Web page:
Scientists in China have developed a simple microchip that enables quick and inexpensive high-throughput screening of potential drug candidates in 3D cell cultures.
Scientists often use cell-based high-throughput screening in the first stage of drug design as a technique to quickly identify the most promising candidates for development from large chemical libraries.
Most cell-based drug screening technologies currently rely on 2D cell cultures that require sophisticated robotic systems to seed the cells and administer potential drug compounds. However, cells that are cultured in three dimensions more closely mimic body tissues than cells grown in flat layers. They are also more likely to develop drug resistance, so compounds that could become ineffective in the long-term can be weeded out at an earlier stage in the drug development process.
Now, a team of researchers in China have developed a microchip that can culture 3D ‘balls’ of cells, called spheroids, and administer drug candidates on a high-throughput scale.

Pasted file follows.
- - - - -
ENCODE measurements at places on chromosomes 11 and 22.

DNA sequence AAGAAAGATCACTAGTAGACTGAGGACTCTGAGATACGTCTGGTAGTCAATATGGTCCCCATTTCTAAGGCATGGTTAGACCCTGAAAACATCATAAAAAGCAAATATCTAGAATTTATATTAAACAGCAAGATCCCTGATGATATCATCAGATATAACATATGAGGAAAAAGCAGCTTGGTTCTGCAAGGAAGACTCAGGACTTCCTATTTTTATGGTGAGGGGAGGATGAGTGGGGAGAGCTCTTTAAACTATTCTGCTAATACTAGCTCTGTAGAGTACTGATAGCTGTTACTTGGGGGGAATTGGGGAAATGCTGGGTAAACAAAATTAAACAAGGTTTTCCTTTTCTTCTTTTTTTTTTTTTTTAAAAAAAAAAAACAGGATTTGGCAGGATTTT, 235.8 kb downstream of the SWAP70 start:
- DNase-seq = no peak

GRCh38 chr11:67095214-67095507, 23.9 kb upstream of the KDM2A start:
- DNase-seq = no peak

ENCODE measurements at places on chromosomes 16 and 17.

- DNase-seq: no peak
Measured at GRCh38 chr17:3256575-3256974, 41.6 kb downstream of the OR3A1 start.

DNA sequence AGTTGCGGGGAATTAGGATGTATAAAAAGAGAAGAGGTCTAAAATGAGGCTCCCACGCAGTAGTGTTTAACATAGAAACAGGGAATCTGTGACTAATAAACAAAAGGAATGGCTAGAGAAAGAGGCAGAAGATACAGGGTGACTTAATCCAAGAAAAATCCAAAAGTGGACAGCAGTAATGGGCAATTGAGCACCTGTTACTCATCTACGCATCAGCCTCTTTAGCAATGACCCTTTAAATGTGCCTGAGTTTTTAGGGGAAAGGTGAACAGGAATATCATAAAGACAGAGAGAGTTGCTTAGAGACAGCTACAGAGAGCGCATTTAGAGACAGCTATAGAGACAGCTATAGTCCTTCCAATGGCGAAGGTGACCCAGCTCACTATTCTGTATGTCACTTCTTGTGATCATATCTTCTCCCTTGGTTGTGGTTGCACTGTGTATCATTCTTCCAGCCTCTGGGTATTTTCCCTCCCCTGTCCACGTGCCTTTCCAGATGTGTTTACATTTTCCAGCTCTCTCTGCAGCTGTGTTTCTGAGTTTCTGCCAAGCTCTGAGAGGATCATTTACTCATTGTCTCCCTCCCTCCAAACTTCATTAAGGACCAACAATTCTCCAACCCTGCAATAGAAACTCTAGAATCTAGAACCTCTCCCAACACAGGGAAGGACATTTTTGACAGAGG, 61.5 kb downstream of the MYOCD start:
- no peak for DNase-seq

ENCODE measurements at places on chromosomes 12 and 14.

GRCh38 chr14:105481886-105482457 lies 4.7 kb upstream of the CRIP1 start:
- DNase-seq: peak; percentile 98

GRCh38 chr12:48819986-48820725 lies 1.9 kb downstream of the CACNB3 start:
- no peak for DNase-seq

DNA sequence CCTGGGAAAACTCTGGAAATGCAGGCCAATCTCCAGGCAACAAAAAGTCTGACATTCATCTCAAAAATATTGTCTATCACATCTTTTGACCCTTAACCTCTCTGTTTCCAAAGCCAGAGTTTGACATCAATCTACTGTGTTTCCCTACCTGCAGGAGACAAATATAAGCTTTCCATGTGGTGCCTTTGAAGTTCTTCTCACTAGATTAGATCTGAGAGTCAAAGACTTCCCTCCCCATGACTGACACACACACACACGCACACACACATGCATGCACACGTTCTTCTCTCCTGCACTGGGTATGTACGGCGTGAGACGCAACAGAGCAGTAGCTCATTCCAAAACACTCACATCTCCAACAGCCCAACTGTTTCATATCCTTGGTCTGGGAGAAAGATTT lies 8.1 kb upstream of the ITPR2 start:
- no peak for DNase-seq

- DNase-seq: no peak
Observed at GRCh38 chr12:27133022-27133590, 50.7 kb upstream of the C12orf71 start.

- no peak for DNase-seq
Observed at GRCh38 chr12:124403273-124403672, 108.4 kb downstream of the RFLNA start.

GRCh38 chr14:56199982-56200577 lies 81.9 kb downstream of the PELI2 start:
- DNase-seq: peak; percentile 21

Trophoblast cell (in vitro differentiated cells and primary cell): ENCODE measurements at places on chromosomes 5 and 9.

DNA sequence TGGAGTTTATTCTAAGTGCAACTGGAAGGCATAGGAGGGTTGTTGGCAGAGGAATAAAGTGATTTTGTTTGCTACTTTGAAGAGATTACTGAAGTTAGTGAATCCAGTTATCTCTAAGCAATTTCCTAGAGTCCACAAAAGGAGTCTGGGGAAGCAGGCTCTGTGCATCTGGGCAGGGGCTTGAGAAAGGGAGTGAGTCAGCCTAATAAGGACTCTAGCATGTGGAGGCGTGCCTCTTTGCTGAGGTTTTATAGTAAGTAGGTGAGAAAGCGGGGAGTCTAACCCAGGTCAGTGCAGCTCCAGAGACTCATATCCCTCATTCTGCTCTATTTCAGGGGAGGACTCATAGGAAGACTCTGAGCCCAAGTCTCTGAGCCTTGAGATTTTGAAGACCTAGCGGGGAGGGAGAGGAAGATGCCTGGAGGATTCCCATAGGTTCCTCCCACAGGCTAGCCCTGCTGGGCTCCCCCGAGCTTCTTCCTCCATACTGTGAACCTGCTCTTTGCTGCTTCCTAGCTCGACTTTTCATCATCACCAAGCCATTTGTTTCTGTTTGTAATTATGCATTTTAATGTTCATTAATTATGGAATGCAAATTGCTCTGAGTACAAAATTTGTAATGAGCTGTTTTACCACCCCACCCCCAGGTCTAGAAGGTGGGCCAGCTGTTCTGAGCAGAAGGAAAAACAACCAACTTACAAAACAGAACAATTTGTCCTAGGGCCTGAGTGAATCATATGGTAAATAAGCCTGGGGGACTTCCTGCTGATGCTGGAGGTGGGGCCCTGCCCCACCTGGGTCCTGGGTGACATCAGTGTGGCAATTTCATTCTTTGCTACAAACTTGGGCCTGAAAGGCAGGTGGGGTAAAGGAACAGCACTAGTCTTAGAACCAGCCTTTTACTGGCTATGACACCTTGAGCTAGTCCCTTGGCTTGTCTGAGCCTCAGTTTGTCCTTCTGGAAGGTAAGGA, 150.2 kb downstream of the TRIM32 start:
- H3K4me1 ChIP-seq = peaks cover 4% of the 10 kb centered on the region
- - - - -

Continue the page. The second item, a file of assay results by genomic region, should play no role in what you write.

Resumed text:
The chip consists of two plates containing arrays of micro-wells. The wells in the first plate contain porous gelatin sponges. Once cells and culture medium are added, the sponges act as a rudimentary extracellular matrix, enabling the cells to grow three-dimensionally to form spheroids. Meanwhile, the micro-wells of the second plate are filled with potential drug candidates. Pushing the two plates together brings the candidate compounds into contact with the spheroids, enabling the scientists to efficiently observe the effect of the compound on the cells.
The team are now in the process of standardising the chip and are collaborating with drug development companies to perform cell-based tests of potential anti-cancer drugs.